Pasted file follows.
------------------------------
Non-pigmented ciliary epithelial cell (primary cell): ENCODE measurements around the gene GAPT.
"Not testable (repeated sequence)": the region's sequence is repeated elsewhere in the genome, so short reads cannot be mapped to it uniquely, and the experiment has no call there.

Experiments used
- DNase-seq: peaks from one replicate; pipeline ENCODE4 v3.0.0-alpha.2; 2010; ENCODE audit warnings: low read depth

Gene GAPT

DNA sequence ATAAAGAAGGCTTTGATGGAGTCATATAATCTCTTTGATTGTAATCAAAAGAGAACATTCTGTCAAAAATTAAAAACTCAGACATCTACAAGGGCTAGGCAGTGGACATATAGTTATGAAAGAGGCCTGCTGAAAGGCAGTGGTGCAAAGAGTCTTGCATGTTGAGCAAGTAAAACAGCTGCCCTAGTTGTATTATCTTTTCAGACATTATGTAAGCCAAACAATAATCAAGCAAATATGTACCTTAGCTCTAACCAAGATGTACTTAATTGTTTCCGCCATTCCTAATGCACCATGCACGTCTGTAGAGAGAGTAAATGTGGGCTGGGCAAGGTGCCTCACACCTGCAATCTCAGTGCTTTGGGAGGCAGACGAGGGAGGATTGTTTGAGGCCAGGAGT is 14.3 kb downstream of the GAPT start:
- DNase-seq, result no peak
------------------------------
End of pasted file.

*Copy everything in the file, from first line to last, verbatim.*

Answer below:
Non-pigmented ciliary epithelial cell (primary cell): ENCODE measurements around the gene GAPT.
"Not testable (repeated sequence)": the region's sequence is repeated elsewhere in the genome, so short reads cannot be mapped to it uniquely, and the experiment has no call there.

Experiments used
- DNase-seq: peaks from one replicate; pipeline ENCODE4 v3.0.0-alpha.2; 2010; ENCODE audit warnings: low read depth

Gene GAPT

DNA sequence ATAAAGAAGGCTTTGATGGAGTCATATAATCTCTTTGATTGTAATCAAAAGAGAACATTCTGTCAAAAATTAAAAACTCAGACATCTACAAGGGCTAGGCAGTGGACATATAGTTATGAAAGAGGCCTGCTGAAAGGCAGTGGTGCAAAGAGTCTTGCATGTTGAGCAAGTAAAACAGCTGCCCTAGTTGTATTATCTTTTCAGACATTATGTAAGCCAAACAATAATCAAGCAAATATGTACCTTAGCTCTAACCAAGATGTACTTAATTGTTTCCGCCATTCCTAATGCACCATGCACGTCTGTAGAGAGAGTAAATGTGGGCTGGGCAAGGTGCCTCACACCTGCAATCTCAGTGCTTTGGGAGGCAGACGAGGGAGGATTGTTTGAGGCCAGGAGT is 14.3 kb downstream of the GAPT start:
- DNase-seq, result no peak